Your muse is live in the city and the bush

C.G.Jung’s Active Imagination and the Dead

Active Imagination

Dr Stephani Stephens, a Jungian expert, took us on a brief journey with our eyes closed, exploring ‘Active Imagination’—the term coined that describes the process developed by Carl Jung that supported his body of work.

The speaker tried to give us a glimpse into Jung’s method of Active Imagination, which is based on the subject envisioning dialogues between oneself and different parts of the psyche. It is the method Jung used for descending into the unconscious, where he contacted figures from the depths that formed the basis for all of his main writings on the Collective Unconscious; this underscored his later analytical psychological method for treating patients.

In the same way that Ezechial warned Jung, (see reference below), Stephens states that getting in touch with the Unconscious Realm can be risky without a skilled guide/mentor, or at least the use of advanced meditation techniques.

Utilising his method of Active Imagination, Jung conjured up figures from the imagination with whom he entered into dialogue.

The Red Book

The Red Book is a large leather‐bound folio manuscript, creatively crafted by Jung between 1915 and about 1930. It recounts and comments upon the author’s imaginative, visionary experiences after his break with Freud and the beginning of a period of  creativity and emotional dislocation. Despite being named as the most important work—central in Jung’s oeuvre—it was not published or made otherwise accessible for study until 2009.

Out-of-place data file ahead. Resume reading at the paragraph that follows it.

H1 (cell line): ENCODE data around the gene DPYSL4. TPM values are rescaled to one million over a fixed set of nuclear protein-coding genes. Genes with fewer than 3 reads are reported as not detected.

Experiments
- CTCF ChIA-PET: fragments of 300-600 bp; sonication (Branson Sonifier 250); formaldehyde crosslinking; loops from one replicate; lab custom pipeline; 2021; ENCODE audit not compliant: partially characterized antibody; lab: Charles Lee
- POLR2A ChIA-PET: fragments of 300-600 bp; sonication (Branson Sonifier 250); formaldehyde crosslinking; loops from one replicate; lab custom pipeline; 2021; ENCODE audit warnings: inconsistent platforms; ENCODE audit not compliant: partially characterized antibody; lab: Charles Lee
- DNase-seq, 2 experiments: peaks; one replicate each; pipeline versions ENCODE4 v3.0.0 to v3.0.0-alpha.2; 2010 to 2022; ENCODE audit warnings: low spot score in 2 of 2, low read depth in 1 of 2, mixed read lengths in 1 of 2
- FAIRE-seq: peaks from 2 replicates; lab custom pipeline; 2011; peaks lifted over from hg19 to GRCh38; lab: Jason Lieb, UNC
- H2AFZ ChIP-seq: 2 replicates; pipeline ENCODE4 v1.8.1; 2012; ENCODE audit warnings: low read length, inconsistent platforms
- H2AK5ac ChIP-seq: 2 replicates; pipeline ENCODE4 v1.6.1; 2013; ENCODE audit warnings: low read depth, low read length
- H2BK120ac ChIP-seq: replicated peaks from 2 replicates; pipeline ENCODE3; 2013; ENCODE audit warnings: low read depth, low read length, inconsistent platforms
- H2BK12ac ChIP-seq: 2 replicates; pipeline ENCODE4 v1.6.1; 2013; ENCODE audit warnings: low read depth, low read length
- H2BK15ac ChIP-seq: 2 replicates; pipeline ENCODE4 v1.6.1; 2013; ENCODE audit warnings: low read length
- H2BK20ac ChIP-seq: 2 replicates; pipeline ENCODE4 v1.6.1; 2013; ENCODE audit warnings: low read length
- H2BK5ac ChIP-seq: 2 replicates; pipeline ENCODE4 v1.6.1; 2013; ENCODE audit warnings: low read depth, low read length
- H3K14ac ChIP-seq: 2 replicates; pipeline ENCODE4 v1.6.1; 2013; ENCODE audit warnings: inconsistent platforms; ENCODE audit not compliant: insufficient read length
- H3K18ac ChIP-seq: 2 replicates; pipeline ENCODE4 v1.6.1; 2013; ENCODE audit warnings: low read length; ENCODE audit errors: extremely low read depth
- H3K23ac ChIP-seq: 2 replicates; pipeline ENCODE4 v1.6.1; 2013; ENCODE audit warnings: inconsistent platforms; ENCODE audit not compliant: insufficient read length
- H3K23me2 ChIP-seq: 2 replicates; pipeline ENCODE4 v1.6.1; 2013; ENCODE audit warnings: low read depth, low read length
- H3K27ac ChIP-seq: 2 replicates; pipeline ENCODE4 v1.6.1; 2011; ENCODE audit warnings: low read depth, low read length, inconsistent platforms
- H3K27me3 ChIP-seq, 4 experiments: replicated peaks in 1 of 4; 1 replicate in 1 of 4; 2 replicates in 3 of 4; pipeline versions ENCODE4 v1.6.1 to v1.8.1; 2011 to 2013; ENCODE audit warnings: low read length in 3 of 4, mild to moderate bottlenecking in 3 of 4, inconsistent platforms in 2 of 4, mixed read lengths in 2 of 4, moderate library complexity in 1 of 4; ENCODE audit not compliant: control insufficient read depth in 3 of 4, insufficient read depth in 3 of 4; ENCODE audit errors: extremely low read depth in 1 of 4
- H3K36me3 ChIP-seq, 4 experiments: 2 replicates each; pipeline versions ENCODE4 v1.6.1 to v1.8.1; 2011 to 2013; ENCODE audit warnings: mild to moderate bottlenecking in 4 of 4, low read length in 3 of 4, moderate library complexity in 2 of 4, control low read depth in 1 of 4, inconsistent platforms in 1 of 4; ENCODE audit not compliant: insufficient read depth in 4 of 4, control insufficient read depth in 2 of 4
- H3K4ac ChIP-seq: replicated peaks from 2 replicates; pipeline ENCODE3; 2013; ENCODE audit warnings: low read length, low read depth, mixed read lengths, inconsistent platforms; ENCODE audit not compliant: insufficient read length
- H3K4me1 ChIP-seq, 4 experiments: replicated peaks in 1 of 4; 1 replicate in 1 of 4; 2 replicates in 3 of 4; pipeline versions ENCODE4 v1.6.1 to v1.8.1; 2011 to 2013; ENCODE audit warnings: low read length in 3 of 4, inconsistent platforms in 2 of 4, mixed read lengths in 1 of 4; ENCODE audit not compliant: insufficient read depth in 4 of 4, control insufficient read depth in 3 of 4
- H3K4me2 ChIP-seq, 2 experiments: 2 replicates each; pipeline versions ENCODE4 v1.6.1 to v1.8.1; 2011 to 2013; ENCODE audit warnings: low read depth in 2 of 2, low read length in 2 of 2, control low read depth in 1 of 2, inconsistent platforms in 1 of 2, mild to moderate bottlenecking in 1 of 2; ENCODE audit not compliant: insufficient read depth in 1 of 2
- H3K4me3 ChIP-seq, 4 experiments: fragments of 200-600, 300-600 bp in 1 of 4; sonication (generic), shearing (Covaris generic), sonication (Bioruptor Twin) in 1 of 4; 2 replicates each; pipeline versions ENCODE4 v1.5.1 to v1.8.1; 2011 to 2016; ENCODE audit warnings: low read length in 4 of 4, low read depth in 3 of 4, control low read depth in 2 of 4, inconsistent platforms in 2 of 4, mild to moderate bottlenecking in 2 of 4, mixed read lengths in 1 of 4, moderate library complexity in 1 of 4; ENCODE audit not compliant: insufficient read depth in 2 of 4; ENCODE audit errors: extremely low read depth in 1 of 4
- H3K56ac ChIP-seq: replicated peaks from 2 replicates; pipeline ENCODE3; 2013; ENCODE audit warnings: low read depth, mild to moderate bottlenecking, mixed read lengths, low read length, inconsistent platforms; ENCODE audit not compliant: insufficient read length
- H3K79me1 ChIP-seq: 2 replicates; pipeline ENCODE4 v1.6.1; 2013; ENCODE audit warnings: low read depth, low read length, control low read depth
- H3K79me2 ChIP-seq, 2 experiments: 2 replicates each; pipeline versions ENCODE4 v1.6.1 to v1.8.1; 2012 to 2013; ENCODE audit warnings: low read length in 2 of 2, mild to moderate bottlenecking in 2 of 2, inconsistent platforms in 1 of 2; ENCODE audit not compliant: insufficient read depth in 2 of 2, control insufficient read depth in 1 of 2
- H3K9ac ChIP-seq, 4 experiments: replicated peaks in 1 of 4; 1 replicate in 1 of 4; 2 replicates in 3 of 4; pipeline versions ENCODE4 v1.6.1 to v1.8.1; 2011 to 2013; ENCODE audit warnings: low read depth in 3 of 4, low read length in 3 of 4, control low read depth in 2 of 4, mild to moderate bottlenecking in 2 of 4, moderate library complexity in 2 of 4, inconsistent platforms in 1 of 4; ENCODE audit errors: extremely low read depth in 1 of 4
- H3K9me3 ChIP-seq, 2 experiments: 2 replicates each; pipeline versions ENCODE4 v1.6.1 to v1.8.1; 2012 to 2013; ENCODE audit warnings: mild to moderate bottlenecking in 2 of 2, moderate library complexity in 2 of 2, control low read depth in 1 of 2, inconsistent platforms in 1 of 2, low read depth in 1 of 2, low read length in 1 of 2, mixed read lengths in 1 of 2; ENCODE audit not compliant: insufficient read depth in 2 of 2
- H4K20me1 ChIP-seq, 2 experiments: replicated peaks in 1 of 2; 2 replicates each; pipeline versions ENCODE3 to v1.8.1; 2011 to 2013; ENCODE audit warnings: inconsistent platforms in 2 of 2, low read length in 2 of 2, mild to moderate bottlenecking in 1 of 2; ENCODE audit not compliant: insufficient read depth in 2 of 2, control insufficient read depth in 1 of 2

It is an unfinished, personal and spiritual account that was, and still is, at odds with the atheistic and scientific direction of society. Jung’s family were concerned that it might not be accepted positively by the public, and kept it locked away until ten years ago.

According to Stephen A. Diamond, the Red Book, is a very personal record of Jung’s complicated, tortuous and lengthy quest to salvage his soul, and a first-hand description of a process that would later fundamentally inform Jung’s approach to treatment that he called Analytical Psychology.

This book was published in 2009 to much acclaim from Jungian scholars and psychologists, as well as followers of his analytical method of treatment.

The Lecture

Dr Stephens spoke well, contacting the audience and keeping our attention throughout. I was even inspired to ask a question at the end. In this lecture, the speaker introduced material from Jung’s biographical work Memories, Dreams, Reflections, and from the posthumously published The Red Book, a beautifully presented and hand inscribed journal of Jung’s encounters with visionary figures during his ‘active imagination’  explorations.

As he focused in this way, Jung was inundated with imagined scenes of global catastrophe—at a time when Europe spoke only of peace and prosperity.  In less than a year, beginning in 1914, the First World War ravaged the continent with a bloodthirstiness unknown to history. Jung found vivid symbolic experiences, often of a healing kind, that personified his personal psychology, while revealing the devastating war’s underlying dynamics.

Stephens based her lecture around significant dates relevant to Jung and his work.

The Time Line

1899-1900: Jung attended séances with his cousin Helly as medium, but abandoned them when he discovered anomalies and possible subterfuge in the procedures. However, he went on to write his doctoral thesis based on his witnessing these events, which were very popular at the time, especially in his hometown of Basle.

1902: His PhD was awarded from the University of Zurich for his thesis entitled: On the Psychology and Pathology of So-Called Occult Phenomena.